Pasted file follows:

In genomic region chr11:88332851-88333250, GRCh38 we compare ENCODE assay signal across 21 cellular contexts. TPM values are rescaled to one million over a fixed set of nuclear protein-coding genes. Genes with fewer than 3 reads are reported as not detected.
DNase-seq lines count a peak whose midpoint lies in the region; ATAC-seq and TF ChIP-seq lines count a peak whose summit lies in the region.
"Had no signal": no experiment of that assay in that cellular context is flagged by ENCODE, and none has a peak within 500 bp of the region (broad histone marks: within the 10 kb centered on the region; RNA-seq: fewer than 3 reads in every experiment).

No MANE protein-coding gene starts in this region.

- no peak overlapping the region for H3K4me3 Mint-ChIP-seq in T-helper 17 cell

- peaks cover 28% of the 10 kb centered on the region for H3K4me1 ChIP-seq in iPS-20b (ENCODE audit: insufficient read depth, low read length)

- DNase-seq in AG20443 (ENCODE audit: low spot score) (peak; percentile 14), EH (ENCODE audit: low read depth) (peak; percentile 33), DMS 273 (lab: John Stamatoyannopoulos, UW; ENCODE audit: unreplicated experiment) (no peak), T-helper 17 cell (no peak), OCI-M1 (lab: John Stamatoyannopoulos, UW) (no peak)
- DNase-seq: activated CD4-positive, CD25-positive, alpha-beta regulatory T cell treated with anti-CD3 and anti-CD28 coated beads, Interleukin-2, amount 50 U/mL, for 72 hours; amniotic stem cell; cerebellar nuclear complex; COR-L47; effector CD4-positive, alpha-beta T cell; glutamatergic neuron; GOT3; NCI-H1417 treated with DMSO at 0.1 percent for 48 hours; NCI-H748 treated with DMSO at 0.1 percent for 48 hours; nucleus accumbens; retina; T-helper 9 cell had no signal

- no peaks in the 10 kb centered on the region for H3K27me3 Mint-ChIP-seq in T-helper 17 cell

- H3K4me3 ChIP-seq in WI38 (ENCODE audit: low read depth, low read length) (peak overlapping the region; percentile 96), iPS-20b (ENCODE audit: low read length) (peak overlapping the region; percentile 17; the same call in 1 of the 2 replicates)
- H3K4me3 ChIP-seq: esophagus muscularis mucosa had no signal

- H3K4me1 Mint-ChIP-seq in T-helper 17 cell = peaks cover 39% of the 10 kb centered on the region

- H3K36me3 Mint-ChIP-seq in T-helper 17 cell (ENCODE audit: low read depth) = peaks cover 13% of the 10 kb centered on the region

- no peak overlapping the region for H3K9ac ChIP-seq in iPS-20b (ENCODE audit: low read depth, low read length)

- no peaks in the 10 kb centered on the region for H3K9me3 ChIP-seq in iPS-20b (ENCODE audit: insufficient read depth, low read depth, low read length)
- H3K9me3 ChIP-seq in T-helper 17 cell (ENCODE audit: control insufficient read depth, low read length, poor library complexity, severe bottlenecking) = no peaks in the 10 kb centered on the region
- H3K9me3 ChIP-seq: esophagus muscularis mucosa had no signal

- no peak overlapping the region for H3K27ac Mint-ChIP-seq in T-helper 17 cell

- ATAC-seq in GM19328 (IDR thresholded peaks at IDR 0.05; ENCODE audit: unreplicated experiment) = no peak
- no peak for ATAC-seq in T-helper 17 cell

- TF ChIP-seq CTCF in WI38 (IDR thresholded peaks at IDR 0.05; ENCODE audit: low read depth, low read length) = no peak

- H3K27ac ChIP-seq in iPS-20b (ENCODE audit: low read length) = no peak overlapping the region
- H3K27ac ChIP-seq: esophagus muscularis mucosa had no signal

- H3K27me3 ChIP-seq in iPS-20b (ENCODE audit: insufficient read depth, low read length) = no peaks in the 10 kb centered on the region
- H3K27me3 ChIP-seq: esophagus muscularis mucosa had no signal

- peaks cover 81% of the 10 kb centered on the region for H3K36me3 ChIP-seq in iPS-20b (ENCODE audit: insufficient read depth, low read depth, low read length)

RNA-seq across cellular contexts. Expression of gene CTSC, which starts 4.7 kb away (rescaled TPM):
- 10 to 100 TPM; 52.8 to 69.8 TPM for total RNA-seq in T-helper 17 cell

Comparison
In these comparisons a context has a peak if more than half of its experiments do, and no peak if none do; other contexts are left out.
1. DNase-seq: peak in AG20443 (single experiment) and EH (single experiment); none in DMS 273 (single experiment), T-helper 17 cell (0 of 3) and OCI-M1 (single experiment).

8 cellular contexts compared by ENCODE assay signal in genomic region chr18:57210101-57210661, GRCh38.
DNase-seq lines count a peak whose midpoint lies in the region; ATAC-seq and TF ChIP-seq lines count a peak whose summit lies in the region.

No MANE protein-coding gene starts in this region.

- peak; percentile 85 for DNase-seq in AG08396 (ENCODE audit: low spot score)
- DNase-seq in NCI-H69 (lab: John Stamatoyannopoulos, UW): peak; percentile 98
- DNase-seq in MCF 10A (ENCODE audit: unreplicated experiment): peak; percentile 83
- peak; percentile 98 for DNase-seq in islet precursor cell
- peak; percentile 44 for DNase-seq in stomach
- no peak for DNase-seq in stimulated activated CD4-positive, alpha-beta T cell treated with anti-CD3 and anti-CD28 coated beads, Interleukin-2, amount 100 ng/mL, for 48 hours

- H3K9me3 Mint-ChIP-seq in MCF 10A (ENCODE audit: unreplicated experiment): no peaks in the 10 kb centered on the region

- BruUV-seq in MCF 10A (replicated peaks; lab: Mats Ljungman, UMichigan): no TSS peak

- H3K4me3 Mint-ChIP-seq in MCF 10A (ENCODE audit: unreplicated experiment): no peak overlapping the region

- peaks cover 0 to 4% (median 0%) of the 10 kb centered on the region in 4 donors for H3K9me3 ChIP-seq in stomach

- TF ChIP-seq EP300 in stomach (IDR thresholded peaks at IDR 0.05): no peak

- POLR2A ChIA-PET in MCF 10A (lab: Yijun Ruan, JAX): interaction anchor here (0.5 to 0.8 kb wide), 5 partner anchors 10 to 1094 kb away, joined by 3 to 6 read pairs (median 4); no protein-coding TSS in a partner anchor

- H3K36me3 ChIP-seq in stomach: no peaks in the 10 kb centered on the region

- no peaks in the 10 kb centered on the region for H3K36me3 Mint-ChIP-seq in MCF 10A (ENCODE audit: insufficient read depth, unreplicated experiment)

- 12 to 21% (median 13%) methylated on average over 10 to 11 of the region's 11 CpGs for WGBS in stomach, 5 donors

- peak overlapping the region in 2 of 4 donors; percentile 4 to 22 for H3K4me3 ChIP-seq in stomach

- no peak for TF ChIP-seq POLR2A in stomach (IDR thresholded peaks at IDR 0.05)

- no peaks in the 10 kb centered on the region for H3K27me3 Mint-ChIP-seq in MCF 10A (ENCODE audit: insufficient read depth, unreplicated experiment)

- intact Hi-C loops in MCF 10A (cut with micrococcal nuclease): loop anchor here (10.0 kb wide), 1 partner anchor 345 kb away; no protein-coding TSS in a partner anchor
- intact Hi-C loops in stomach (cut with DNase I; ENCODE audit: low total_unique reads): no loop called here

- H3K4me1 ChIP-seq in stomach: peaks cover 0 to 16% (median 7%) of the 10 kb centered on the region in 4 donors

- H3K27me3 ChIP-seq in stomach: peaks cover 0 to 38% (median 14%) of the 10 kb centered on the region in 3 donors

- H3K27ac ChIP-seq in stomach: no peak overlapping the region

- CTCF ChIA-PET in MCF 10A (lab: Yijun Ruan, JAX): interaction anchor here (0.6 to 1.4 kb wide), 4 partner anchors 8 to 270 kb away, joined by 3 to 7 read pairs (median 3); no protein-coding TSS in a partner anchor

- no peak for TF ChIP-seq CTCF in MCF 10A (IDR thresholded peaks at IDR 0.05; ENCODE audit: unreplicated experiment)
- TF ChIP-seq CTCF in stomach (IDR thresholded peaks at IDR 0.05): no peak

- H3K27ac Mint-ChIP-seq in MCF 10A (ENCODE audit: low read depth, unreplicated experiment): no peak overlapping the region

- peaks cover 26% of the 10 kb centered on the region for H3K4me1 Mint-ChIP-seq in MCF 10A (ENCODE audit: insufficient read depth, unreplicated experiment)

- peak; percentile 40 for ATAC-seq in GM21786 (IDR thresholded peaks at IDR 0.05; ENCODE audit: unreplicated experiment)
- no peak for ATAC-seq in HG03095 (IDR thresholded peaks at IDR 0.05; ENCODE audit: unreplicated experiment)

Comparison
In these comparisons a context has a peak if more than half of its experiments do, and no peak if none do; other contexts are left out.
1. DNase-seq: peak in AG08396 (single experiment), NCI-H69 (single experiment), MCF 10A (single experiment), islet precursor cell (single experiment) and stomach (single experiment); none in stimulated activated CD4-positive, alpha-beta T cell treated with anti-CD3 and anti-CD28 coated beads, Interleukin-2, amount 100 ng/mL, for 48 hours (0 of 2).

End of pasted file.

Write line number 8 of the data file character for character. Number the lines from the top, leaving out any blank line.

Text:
- DNase-seq: activated CD4-positive, CD25-positive, alpha-beta regulatory T cell treated with anti-CD3 and anti-CD28 coated beads, Interleukin-2, amount 50 U/mL, for 72 hours; amniotic stem cell; cerebellar nuclear complex; COR-L47; effector CD4-positive, alpha-beta T cell; glutamatergic neuron; GOT3; NCI-H1417 treated with DMSO at 0.1 percent for 48 hours; NCI-H748 treated with DMSO at 0.1 percent for 48 hours; nucleus accumbens; retina; T-helper 9 cell had no signal